To further investigate this matter, we also have to understand the difference of enemies under consideration.  Paul encouraged God's people to love certain brethren for their standing with God but oppose them for their destructive pattern to the gospel of Jesus Christ. (Romans 11:28) So, to begin our stance, are we talking about an enemy to the cross of Christ (God's enemies) or an enemy to the gospel of grace (child of God in error)?  While we cannot look upon someone's heart the way that God can, we should despise the efforts of those that seek to stamp out the name of Christ in this old world.  However, it would be injurious to the cause to simply say that since someone is obviously a child of God (bears much good fruit) that we should go along with all that they do.  Such thinking, while noble in one sense, is soft-headed in its nature.

Defense of the truth requires that we sometimes oppose those that we would rather not have to.  For example, most of my extended family – though good people – do not believe what we as Old Baptists believe the Bible to teach.  As much as I would like to bend down to wash my great-uncle's feet (he is the meekest and one of the most honorable men I have ever met), his beliefs about the Bible and refusal to adhere and adorn the doctrines of grace and fellowship of God's church will not allow me to do so in a church fashion no matter how much I love him.  My natural brother is also a yokefellow in the ministry.  As a hypothetical example, should the day come, which I pray not, that he drifts off into major error, my brotherly affection for him cannot allow me to overlook the error that he is in.  Personal preference and affection cannot trump the truth, as the jewel of truth must shine supreme in the discussion and reasoning through disagreements.

Having established all of that, how does one defend the truth?  Even if someone tries to defend the truth against erroneous problems irrespective of the source, one can still do so in the wrong manner.  Reasoning and defense of a principle can be done through debate or argumentation.  One is a very fitting example of Christian warfare, while the other is an inferior counterfeit.  Argumentation indicates that someone uses logical patterns and reasoned thought to arrive at the truth.  Debate means that someone seeks to win the day.  Just on the surface of the definitions we can see that argumentation – in its purest form – is the prescribed method for defending the truth as Paul did in his ministry by reasoning with people out of the Scriptures.  Debate – while seeking to win – will many times stoop to logical fallacies that have nothing to do whatsoever with the discussion.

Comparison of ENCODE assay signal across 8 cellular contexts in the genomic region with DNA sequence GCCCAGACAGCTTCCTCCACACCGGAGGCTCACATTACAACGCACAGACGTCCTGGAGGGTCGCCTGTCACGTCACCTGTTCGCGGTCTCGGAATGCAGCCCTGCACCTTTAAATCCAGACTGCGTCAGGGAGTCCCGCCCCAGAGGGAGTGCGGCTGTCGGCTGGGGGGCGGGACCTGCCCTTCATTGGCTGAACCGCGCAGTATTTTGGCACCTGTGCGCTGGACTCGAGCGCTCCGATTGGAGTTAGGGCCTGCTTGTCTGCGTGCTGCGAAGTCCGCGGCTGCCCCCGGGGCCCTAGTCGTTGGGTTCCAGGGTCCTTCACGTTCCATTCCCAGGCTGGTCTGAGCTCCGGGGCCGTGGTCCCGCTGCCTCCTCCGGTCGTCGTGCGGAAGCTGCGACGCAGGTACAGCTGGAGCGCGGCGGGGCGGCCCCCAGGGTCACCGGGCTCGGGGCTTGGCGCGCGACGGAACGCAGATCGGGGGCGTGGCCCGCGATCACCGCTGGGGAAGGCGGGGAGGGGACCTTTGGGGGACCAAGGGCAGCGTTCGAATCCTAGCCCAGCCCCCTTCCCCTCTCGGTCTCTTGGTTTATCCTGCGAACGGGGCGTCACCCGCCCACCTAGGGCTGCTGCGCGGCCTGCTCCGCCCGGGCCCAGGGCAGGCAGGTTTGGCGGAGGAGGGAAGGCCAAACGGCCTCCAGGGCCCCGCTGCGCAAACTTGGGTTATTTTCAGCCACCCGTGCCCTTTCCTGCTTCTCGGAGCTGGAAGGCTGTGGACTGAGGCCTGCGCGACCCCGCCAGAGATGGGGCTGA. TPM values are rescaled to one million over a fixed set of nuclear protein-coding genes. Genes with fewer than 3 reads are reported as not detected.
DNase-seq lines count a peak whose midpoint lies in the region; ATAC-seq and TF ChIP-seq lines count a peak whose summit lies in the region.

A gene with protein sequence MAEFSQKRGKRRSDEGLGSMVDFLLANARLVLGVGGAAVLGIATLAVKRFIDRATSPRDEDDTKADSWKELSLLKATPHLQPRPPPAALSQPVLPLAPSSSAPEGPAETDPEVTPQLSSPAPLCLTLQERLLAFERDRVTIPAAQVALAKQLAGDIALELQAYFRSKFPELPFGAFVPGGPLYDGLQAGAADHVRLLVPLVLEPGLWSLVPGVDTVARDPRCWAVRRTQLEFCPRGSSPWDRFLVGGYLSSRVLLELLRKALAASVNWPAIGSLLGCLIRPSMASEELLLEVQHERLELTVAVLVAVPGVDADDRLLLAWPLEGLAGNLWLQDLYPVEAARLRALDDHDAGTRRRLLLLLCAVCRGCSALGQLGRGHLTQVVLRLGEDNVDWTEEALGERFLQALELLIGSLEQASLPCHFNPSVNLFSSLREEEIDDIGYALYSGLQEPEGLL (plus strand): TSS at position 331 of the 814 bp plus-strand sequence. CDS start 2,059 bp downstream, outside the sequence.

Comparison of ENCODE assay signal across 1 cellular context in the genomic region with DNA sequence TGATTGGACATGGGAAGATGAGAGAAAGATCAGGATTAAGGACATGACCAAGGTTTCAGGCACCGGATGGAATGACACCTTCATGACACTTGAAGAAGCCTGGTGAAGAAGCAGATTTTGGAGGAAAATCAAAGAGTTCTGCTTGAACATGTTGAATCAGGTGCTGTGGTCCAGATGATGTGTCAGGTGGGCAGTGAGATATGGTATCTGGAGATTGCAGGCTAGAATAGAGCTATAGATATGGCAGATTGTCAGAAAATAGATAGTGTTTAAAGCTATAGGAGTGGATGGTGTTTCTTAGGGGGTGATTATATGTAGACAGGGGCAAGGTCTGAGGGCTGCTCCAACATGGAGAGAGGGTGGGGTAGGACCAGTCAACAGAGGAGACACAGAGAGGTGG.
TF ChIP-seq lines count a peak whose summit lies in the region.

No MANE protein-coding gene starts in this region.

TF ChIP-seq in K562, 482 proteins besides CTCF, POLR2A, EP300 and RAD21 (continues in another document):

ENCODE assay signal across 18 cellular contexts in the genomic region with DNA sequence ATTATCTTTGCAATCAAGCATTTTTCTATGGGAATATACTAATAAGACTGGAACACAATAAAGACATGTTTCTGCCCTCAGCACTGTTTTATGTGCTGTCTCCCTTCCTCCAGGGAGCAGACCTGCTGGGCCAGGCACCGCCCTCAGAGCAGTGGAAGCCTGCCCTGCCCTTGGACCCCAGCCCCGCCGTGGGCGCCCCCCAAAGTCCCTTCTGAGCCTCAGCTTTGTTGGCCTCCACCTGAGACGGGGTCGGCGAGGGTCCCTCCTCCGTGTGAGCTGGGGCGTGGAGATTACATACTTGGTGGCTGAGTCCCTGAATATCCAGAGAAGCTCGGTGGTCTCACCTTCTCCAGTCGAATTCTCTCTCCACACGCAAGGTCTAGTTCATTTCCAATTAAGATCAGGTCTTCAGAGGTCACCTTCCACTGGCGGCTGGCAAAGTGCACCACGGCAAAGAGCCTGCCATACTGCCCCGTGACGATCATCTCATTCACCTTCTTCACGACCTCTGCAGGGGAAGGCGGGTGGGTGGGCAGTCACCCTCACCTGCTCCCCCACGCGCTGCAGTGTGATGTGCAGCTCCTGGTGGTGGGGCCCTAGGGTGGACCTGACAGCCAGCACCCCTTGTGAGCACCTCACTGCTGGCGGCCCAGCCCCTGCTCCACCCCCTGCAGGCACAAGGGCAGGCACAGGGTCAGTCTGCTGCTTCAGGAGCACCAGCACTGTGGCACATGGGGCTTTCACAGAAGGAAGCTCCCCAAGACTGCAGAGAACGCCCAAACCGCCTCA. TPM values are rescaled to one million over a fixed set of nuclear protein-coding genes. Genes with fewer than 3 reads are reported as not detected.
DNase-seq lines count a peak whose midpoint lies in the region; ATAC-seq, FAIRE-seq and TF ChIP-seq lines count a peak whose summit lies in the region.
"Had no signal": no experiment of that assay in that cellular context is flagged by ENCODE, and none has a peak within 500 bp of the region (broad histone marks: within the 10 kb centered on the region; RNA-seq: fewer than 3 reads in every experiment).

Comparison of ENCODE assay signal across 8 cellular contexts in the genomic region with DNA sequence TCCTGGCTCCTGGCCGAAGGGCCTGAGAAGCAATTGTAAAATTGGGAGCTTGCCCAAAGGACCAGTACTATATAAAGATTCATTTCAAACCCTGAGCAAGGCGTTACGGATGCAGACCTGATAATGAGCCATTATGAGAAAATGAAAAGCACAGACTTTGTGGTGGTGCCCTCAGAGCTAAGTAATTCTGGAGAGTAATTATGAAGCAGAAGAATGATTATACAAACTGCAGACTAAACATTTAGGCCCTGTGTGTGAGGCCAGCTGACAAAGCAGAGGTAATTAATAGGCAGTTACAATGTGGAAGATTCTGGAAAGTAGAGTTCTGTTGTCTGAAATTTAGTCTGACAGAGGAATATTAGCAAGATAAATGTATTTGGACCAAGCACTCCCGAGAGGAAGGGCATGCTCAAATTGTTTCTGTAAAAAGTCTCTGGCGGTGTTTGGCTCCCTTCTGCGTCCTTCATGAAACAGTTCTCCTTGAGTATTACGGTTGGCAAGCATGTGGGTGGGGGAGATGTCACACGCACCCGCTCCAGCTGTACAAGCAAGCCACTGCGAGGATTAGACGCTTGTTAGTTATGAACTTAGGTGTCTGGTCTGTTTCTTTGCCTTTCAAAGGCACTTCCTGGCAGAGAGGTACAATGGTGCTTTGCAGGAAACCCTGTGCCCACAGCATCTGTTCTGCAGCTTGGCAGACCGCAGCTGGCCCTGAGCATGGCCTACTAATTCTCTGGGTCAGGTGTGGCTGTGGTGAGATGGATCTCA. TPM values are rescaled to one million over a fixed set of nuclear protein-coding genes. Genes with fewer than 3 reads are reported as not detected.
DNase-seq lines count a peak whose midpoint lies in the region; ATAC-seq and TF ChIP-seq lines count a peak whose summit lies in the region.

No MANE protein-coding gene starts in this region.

Logical fallacies are things injected into a discussion that have no real bearing and fact on the situation but are ploys used to seek to win the day.  Maybe someone uses the red herring technique to draw people's attention away from the real issue at hand and keep the discussion shifted to a field of ground with nothing whatsoever to do with the discussion.  Maybe they use the false dichotomy fallacy that seeks to lump the entire discussion into two camps.  Two opinions are proferred as if to say, "Is it A or B?  Pick one."  There might be three, four, or more options out there, while options A and B are equally undesirable.  No matter the technique, defense of the truth should never stoop to debate or logical fallacy as that mindset shows someone that is made up in their own mind and desires to win the day rather than argue the logic to arrive at a better understanding.

Now the inevitable question, "Preacher, what do all these things have to do or tie in with your text?"  Ah, excellent question that we may now seek to answer.  When Paul encouraged Timothy to avoid these things, he obviously must be acquainted with the thing to know to avoid it.  To avoid something that is profane, vain, or false, Timothy must have first come to understand that it was either unhallowed, empty, or a lie.  To do so required him to "prove all things and hold fast that which is good."  Whenever we encounter an errant problem, we should seek to avoid it having proved that it is an errant point or position.  Sometimes others have pointed out the problem already (like Paul did with Philetus and others).  Sometimes we have to discover them ourselves.  However, when we do discover them, we must – repeat must – avoid them not only for our own deliverance but also for those who have been committed to our trust.

To get to the point of avoidance, we first reason and discuss to discover whether we are dealing with an enemy of the gospel.  In our discussion, we should argue rather than debate.  In our labours, we should follow the Scripture and give two admonitions hoping fervently that they find fruitful ground.  If they do not, we should Scripturally reject them in keeping with Paul's advice to avoid what they are promoting. (Titus 3:10) I have always found it interesting that Paul specifically lays out "first and second" when talking about this.  I used to ponder greatly why he was so specific, and then two personal examples showed me one reason why.  On two separate occasions, I have confronted men that I felt were promoting things contrary to the gospel of Christ.